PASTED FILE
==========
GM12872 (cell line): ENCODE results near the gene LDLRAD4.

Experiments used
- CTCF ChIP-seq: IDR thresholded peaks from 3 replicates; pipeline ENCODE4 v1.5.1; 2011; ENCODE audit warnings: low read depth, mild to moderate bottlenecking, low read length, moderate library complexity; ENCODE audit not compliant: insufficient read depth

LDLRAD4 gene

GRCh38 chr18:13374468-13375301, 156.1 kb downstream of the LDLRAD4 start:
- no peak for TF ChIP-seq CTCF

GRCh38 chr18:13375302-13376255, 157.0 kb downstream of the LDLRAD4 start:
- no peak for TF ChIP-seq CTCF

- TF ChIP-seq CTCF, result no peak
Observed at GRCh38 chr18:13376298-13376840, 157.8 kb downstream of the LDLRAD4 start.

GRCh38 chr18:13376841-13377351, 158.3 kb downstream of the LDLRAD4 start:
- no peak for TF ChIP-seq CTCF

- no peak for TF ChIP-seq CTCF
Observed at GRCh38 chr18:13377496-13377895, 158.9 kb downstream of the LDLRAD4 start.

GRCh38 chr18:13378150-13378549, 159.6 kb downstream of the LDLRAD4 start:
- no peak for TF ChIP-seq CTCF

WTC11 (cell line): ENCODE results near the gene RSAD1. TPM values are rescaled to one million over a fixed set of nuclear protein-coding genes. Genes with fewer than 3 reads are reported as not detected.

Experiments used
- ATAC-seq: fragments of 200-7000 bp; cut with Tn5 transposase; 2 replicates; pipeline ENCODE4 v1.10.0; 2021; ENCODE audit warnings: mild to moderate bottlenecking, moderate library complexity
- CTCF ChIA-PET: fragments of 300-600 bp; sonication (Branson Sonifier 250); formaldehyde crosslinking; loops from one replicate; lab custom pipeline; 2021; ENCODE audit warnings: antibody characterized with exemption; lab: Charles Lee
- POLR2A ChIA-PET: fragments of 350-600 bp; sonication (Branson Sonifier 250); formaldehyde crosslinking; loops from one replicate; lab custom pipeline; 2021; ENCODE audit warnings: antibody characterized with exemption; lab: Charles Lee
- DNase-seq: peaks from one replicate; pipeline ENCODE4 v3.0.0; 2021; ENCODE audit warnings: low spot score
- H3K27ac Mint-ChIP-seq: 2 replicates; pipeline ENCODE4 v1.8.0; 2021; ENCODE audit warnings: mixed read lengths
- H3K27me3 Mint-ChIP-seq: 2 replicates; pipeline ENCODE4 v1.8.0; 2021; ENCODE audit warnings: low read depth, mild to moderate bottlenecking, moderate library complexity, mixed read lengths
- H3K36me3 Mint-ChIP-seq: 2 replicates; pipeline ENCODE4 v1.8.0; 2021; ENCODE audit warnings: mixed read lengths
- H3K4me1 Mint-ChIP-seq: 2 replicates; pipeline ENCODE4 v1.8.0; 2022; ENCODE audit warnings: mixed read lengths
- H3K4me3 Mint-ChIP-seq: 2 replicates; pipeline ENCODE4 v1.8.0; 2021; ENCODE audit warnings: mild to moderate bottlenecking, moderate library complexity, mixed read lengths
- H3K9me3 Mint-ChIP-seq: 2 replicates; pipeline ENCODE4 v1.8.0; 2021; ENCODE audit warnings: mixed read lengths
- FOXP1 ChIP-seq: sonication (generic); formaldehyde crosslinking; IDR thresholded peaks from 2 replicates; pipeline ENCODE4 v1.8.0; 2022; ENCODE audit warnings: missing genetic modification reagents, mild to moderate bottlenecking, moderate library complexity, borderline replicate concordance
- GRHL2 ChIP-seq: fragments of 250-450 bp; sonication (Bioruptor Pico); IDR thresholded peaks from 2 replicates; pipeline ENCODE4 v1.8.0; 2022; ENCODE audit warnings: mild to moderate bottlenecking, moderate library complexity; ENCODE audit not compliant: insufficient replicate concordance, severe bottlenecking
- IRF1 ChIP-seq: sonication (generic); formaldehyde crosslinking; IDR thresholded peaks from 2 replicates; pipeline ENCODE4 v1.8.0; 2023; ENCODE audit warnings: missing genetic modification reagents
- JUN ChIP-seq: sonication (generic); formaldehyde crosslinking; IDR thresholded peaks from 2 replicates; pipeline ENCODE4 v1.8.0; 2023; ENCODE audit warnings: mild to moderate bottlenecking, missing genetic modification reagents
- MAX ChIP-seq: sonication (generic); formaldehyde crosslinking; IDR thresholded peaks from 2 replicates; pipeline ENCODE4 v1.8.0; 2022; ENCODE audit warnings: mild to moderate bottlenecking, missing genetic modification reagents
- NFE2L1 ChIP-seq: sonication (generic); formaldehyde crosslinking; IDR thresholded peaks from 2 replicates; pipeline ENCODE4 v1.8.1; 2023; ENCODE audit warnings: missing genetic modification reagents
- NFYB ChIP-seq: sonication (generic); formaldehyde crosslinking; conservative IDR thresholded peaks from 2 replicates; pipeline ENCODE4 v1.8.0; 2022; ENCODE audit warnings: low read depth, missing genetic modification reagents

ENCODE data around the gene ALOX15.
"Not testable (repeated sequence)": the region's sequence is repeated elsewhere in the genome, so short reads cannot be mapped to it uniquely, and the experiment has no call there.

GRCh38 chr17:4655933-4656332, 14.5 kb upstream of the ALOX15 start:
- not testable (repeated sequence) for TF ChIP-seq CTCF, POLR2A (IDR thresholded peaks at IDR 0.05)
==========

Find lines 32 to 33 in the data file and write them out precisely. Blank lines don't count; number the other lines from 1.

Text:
- JUN ChIP-seq: sonication (generic); formaldehyde crosslinking; IDR thresholded peaks from 2 replicates; pipeline ENCODE4 v1.8.0; 2023; ENCODE audit warnings: mild to moderate bottlenecking, missing genetic modification reagents
- MAX ChIP-seq: sonication (generic); formaldehyde crosslinking; IDR thresholded peaks from 2 replicates; pipeline ENCODE4 v1.8.0; 2022; ENCODE audit warnings: mild to moderate bottlenecking, missing genetic modification reagents